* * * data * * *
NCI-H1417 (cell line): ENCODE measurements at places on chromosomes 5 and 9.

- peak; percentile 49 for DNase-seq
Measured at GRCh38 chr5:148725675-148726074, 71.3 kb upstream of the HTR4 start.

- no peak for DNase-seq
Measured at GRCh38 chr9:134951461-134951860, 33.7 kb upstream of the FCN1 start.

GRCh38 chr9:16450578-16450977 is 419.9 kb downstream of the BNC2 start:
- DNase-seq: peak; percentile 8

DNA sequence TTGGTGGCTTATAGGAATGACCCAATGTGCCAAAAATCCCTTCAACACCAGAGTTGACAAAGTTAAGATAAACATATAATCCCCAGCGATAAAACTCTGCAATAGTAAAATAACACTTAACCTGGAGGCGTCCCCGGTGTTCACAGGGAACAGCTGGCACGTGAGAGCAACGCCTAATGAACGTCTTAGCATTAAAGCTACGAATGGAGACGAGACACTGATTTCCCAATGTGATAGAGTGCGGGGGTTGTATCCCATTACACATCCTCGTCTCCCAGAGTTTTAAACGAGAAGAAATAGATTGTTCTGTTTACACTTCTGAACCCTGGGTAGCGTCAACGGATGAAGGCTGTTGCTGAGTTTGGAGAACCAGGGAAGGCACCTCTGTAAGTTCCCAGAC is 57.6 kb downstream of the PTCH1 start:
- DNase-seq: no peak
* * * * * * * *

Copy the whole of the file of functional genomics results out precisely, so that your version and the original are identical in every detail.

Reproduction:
NCI-H1417 (cell line): ENCODE measurements at places on chromosomes 5 and 9.

- peak; percentile 49 for DNase-seq
Measured at GRCh38 chr5:148725675-148726074, 71.3 kb upstream of the HTR4 start.

- no peak for DNase-seq
Measured at GRCh38 chr9:134951461-134951860, 33.7 kb upstream of the FCN1 start.

GRCh38 chr9:16450578-16450977 is 419.9 kb downstream of the BNC2 start:
- DNase-seq: peak; percentile 8

DNA sequence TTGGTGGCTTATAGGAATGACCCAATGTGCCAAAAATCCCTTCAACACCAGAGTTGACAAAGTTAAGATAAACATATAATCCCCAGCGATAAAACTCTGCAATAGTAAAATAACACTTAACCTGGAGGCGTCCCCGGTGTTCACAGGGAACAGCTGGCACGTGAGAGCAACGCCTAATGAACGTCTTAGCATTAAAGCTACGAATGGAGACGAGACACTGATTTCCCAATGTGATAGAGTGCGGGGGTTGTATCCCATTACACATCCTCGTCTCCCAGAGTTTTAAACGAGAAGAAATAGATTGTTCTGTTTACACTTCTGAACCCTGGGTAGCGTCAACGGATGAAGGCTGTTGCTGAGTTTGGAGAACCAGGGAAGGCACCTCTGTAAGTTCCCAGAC is 57.6 kb downstream of the PTCH1 start:
- DNase-seq: no peak